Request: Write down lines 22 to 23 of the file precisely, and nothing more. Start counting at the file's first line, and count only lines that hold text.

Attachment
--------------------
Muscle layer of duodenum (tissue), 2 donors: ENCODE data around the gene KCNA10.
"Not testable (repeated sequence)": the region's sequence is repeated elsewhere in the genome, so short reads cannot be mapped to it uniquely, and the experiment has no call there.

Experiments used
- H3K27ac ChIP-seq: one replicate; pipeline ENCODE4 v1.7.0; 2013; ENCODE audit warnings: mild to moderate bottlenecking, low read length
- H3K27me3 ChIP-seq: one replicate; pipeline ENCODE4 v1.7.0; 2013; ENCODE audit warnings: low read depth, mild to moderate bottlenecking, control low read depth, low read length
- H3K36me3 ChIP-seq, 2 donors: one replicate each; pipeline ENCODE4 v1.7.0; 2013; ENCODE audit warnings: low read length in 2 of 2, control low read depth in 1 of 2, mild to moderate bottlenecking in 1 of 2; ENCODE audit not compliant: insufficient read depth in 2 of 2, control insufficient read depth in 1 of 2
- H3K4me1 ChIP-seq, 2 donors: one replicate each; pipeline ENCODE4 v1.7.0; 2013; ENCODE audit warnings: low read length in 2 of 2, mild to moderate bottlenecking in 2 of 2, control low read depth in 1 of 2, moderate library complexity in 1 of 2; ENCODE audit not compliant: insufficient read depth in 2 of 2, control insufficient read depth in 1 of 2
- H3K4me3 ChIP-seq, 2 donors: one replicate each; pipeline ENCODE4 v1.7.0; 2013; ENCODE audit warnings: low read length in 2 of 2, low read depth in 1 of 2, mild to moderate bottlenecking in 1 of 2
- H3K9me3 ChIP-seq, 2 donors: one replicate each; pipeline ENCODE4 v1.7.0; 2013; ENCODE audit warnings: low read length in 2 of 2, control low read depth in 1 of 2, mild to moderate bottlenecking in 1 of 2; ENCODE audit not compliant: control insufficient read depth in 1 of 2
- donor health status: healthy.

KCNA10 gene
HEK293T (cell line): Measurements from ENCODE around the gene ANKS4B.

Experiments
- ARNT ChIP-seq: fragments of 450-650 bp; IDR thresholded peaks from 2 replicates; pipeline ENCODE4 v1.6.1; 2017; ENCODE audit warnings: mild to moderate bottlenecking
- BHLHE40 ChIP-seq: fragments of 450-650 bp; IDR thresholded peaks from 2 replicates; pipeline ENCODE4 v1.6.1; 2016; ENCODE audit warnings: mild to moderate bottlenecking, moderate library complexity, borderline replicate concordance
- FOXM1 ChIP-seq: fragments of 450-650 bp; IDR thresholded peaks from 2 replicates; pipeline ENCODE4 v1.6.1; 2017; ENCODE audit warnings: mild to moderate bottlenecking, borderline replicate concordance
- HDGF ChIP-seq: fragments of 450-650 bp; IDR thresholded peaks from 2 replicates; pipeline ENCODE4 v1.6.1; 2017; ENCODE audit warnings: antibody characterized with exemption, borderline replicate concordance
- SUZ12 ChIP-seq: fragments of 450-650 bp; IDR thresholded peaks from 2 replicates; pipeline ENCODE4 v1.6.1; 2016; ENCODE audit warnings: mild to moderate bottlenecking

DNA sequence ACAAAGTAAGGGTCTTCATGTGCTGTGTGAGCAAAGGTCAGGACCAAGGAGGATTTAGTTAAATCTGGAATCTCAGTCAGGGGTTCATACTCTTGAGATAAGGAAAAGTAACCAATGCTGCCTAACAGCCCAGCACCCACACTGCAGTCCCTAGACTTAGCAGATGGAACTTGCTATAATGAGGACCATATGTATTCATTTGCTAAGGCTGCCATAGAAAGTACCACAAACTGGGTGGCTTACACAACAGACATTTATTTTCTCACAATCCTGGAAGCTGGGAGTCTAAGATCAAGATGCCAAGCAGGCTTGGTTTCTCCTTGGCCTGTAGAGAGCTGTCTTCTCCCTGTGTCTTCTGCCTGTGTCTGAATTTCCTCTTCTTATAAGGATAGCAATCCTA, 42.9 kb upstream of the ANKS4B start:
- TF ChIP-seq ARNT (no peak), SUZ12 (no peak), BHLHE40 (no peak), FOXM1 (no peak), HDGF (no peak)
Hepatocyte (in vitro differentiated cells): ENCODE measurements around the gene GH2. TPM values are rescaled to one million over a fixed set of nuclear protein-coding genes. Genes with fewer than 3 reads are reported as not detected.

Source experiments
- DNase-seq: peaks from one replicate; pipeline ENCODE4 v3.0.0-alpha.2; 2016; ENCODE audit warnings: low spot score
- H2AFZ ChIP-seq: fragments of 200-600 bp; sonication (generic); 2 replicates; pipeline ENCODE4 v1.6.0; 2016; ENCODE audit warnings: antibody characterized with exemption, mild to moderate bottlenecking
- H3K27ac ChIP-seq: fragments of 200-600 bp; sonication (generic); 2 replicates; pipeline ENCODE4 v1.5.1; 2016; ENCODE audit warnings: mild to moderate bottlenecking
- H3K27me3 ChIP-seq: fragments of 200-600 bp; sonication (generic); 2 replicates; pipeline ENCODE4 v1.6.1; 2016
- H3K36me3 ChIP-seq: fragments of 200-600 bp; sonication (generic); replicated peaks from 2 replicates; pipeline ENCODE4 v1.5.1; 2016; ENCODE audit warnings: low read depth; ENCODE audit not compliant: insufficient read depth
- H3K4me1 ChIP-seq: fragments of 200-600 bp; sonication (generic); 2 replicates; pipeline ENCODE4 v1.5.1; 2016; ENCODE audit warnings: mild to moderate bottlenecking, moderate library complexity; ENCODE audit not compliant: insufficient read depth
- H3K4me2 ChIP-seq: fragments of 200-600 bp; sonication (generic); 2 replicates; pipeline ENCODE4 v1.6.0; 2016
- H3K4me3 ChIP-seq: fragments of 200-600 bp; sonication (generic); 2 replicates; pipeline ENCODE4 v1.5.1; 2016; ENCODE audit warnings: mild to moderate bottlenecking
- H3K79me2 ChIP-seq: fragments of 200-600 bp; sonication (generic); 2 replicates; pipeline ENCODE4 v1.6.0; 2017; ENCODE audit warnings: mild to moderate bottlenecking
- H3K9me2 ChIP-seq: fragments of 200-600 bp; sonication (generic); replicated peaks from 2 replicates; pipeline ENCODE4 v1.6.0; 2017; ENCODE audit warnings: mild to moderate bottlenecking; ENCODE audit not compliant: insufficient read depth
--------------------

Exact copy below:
Source experiments
- DNase-seq: peaks from one replicate; pipeline ENCODE4 v3.0.0-alpha.2; 2016; ENCODE audit warnings: low spot score